There are different ways to mount your light bars. Each has a different advantage or disadvantage. For this section, let’s assume that you want them to point forward and illuminate what’s in front of your Tacoma.
Bumper Mounts: Bumper mounts are a popular option. They do a great job at illuminating what is directly in front of you, including the immediate road. They have a more flush and streamline look over other options, especially with our Tacos. The lower grill is practically designed at allow a bar to fit snuggly in the bumper with little to no protrusions. One bigger downfall could be that they could get damaged or misaligned if you are doing some serious off-roading or rock crawling where the front of your truck is subject to scraping against the environment.
Roof Mounts: Roof mounts offer good function and style. If you want that off-roading look as well as serious illumination power, roof mounts are the way to go. While you may not be able to see directly in front of your front tires with the bar on the roof, you get a good line of sight, depending on the beam (spot, flood, or combo) that you choose.
Behind The Grille Mounts: If you want a more subtle option, you can look into mounting a bar behind your grill. Most generations of the Tacoma have a large grill, so there is room for a bigger light bar. They keep the look of your truck more “professional”, as the lights are not as easily visible. The throw and intensity of the light are generally not heavily affected by the grill.
Other Types of LED Lights
Ditch Lights: LED ditch/pillar lights are options for those of you that want an even wider spread of light beyond what a flood beam on a bar can do. Ditch lights are mounted on or near the A pillars, and are generally pointed outward at a 45 degree angle. They add a wider range of light to help you see things like ditches, hence the name.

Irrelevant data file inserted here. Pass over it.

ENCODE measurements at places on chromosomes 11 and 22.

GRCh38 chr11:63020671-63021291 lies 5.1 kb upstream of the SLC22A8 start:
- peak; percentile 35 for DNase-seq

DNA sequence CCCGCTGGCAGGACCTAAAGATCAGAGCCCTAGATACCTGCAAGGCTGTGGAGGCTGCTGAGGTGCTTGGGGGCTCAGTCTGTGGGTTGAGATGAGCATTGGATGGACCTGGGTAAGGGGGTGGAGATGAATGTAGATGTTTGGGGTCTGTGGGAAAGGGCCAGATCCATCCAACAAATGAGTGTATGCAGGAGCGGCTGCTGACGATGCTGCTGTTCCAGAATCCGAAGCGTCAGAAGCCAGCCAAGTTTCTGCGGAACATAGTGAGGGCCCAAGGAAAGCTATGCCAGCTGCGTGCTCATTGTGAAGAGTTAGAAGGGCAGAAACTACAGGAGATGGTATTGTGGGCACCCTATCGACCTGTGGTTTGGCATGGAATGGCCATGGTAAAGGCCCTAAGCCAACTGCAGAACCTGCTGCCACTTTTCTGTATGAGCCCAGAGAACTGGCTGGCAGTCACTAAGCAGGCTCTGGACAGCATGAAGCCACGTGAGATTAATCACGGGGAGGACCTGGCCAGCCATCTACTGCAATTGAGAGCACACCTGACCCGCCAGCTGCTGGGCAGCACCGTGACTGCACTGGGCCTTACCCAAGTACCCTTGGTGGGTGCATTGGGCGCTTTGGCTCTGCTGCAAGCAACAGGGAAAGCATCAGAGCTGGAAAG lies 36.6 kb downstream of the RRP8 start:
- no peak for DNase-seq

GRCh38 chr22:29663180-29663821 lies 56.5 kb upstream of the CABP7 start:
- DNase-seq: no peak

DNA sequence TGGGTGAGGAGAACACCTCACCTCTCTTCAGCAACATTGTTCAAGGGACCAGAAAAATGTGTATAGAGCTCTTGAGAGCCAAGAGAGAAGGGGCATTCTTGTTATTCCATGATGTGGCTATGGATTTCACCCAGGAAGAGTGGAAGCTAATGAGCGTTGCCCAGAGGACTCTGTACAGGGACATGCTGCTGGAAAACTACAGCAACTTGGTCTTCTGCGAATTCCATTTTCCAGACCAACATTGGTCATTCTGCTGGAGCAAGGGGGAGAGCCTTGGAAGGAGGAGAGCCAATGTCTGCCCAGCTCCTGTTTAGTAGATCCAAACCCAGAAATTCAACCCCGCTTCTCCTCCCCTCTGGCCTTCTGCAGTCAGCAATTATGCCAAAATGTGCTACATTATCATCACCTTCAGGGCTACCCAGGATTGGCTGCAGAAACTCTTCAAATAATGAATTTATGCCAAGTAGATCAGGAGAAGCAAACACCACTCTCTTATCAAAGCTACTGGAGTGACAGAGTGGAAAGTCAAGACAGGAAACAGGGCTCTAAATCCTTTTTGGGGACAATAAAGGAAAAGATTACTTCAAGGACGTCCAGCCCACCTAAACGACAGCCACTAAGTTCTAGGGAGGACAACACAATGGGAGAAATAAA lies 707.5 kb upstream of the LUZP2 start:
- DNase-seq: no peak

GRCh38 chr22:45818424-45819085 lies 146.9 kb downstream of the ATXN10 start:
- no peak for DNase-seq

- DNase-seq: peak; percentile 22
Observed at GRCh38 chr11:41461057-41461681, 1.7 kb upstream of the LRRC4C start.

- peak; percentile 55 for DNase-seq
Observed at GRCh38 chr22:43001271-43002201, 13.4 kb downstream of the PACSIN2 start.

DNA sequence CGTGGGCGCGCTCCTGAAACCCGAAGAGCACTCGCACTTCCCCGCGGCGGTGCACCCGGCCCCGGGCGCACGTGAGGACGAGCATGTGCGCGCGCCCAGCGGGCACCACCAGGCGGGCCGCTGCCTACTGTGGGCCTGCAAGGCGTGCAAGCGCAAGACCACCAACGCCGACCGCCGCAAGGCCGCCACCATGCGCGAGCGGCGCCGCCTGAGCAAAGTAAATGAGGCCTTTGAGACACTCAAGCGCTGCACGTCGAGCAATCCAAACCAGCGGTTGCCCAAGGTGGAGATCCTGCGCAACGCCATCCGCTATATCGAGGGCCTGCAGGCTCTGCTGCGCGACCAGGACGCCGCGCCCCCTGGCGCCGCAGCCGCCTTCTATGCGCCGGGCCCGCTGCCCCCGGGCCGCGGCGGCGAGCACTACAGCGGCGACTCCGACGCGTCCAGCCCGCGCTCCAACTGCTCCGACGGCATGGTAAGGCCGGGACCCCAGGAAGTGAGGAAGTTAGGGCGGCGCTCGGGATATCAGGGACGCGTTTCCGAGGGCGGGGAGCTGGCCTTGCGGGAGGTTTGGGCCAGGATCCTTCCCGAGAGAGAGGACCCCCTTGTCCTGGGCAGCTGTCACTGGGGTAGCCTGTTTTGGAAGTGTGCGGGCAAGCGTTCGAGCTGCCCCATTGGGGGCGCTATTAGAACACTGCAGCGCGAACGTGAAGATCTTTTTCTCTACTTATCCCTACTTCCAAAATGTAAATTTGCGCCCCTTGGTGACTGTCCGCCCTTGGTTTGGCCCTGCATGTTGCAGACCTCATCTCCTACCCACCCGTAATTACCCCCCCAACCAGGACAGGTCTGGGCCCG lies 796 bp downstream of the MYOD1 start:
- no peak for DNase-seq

Fog Lights: LED fog lights are good options as well. While Tacomas have good fog lights from the factory, it’s never a bad idea to upgrade to LEDs. Some companies offer complete kits that change the entire housing, and some offer just a new bulb. LEDs generally offer a brighter and longer lasting light over conventional incandescent bulbs.
Bed Lights: So many people upgrade all the lighting up front, but trucks are designed to haul. If you’re in the middle of nowhere, you may need your bed illuminated. There are plenty of inexpensive bed lighting options as well. I covered this in a previous post about the top 25 inexpensive mods for Tacomas.
LED Light Bar Colors
While there are technically many colors of LEDs you can get, there are laws about what color lighting you are allowed to us on public roads. The safest two options would be white or amber. Basically it comes down to preference. Amber lights have the same patterns as white lights, but are not as bright due to the filtered light. Some LED bars and bulbs offer both options. Shop around and find what’s best for you! Keep in mind your federal and state laws before you get too carried away with other colors.
If you drive off-road at night, you might need extra lighting. There are tons of options depending on your needs. It all ends up coming down to what you want, where you will be using it, and how much you want to spend. Keep it lit.